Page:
No, I can't promise you'll meet the dark-eyed love of your life here. But if you're already traveling with your sweetheart, you're golden: Rome has to be one of the most romantic cities around.
Of course, lots of people tend to think that the most romantic spots are also the most famous (the Trevi Fountain, say, or the Spanish Steps). Call me jaded, but I think the 24/7 crowds and pushy rose-sellers kind of suck the romance out of them.
Want to find a spot that's a little more tranquil... where you can actually grab a moment to yourself? Here are a few of my favorite, off-the-beaten-path romantic places in Rome.
Temple of Roma and Amor
As a sight itself, the temple blends in with the many (incredible) others in the Roman forum. But unlike, say, the Temple of the Vestal Virgins, built in honor of Rome's most chaste cult, this one has a seriously "awww"-worthy past.
Built in the 2nd century A.D., it shows that ancient Romans were just as romantic as their modern counterparts. One side of the temple was built in honor of the goddess of love, Venus. The other side was built in honor of the goddess Roma. In other words: it's the temple to amor... and to Roma.
Oh, those witty Romans. (Here's more on the Temple of Venus and Rome).
Aventine Hill and the Giardino degli Aranci
Tranquil, beautiful, and atmospheric, there's no doubt that the Aventine hill is for lovers. Don't miss the medieval churches, like Basilica of Santa Sabina, or the Giardino degli Aranci (more properly called the Parco Savello), a garden said to have been started when St. Dominic planted Rome's first orange tree here in the 13th century. (The park's beautiful views of Rome are pretty romantic, too).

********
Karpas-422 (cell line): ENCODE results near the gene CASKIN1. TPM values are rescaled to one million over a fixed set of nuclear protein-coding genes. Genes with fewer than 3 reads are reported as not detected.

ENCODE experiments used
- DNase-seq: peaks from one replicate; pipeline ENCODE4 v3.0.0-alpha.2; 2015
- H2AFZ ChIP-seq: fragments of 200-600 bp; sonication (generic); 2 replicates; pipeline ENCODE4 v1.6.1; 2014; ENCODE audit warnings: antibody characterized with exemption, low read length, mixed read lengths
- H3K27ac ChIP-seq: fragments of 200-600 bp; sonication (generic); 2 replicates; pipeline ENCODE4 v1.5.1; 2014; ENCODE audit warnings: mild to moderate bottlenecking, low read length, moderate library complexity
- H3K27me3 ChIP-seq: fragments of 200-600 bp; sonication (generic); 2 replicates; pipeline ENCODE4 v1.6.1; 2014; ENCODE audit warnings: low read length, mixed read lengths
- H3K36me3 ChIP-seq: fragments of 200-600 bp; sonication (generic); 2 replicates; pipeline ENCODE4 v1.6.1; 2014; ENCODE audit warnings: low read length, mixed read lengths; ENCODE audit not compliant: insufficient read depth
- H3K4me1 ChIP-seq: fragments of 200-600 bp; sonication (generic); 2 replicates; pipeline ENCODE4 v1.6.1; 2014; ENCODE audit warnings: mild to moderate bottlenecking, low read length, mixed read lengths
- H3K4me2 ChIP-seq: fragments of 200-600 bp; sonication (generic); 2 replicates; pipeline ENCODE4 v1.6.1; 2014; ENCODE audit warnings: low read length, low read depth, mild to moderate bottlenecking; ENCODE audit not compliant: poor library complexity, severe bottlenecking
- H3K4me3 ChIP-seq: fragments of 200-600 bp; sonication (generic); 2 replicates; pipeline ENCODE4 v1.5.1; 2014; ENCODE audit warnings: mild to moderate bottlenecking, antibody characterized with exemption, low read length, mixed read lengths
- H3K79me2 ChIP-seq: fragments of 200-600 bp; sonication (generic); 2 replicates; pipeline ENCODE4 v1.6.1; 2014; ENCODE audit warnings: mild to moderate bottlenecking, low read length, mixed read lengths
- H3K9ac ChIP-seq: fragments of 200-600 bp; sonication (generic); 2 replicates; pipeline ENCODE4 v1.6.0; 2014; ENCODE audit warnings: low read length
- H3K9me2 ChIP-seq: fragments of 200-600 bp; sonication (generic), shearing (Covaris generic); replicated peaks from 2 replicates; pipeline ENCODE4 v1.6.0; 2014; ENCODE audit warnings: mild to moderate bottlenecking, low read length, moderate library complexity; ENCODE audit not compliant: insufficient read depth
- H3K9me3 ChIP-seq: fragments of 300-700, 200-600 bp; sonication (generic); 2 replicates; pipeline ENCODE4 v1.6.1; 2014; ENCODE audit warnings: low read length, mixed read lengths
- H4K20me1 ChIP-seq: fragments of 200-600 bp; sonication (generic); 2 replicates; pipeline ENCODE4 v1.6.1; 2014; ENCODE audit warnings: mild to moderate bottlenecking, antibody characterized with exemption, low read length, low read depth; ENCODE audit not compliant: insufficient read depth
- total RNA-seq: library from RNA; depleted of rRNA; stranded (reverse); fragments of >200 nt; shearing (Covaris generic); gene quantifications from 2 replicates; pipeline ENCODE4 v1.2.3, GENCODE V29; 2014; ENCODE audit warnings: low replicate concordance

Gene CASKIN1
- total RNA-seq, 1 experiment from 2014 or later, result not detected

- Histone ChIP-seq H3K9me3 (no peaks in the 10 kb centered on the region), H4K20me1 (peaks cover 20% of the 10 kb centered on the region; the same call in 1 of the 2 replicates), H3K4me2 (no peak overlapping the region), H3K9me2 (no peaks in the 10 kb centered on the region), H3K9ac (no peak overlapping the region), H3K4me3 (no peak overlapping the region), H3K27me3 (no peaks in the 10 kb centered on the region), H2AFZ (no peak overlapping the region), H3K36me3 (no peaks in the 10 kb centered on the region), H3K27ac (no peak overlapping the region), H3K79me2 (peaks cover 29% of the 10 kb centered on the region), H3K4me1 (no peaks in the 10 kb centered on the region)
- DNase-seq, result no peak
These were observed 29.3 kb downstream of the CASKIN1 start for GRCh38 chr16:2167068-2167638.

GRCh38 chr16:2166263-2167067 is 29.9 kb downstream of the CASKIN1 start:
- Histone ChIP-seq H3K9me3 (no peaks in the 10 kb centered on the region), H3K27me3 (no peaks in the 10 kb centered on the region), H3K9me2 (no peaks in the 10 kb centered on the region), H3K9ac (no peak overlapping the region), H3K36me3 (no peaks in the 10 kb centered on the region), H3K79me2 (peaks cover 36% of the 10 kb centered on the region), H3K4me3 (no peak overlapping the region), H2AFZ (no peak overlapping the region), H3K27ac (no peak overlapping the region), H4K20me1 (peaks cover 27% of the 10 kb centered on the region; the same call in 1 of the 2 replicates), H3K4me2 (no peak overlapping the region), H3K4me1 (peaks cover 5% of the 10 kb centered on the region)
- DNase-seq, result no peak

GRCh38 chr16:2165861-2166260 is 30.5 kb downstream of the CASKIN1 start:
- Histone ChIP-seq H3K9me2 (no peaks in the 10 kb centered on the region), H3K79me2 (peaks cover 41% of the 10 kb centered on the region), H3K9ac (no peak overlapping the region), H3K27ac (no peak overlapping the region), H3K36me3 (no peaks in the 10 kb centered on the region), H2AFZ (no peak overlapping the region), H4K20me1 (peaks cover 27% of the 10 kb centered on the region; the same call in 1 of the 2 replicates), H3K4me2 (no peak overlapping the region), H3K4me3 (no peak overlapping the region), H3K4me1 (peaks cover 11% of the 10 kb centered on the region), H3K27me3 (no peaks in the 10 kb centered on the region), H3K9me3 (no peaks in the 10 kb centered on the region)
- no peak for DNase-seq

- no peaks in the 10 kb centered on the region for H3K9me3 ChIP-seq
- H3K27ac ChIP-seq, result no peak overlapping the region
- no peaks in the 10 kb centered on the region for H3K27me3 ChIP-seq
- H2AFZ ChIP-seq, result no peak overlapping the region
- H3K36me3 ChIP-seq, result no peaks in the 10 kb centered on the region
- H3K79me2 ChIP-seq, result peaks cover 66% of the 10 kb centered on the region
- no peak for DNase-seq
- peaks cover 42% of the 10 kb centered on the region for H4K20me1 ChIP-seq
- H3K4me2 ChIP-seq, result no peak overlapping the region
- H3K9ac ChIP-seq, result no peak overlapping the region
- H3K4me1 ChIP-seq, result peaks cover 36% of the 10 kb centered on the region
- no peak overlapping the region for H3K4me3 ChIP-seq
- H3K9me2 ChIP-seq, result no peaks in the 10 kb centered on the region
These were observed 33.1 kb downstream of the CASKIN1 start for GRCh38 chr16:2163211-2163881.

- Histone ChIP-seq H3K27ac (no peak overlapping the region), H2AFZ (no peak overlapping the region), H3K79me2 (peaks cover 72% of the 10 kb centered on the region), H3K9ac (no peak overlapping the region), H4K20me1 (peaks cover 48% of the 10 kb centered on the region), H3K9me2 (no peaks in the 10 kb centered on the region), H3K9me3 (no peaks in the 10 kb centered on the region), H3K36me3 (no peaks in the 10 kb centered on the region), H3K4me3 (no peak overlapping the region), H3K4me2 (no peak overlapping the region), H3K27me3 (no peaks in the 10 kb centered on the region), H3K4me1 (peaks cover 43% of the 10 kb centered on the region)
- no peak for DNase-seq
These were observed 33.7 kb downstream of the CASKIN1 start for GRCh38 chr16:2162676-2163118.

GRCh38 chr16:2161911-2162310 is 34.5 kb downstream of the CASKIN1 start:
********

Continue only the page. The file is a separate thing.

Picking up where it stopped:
It's the little surprise the Aventine hill hides, though, that makes this stroll especially charming. (Seriously, I'm not sure why this wasn't one of the places Gregory Peck took Audrey Hepburn in Roman Holiday—I think she would have been more tickled by this than by the Mouth of Truth!). The headquarters of the Priory of the Knights of Malta, the only private organization in the world to also be a sovereign state, are located, of all places, here. Peek through the headquarters' keyhole, and you see the dome of St. Peter's, perfectly framed. It's three countries in one glance.
Don't believe me? Come with me to check it out in the new video below!
Yes, some of the Appia Antica's history is downright bloody. It's likely where Spartacus and his rebel followers were crucified, it's where persecuted Christians were buried underground, and its Capo di Bove villa may even hide a murder mystery (for more, check out my previous post on the Via Appia Antica).
But a wander down the millennia-old paving stones is enough to wipe all of that from your mind. Few places in Rome are as peaceful, or as atmospheric, as this 2,300-year-old road. Stroll under the umbrella pines; peek through ornate gates to see opulent villas where Rome's other half live.
(Like the rest of these sights, by the way, the Via Appia is gorgeous and romantic no matter the time of year. It's shown here in January, while here's what the Appia Antica looks like in the spring. See? Stunning—and romantic—year-round).
Don't miss my video of taking a bike ride down the Appia Antica, below!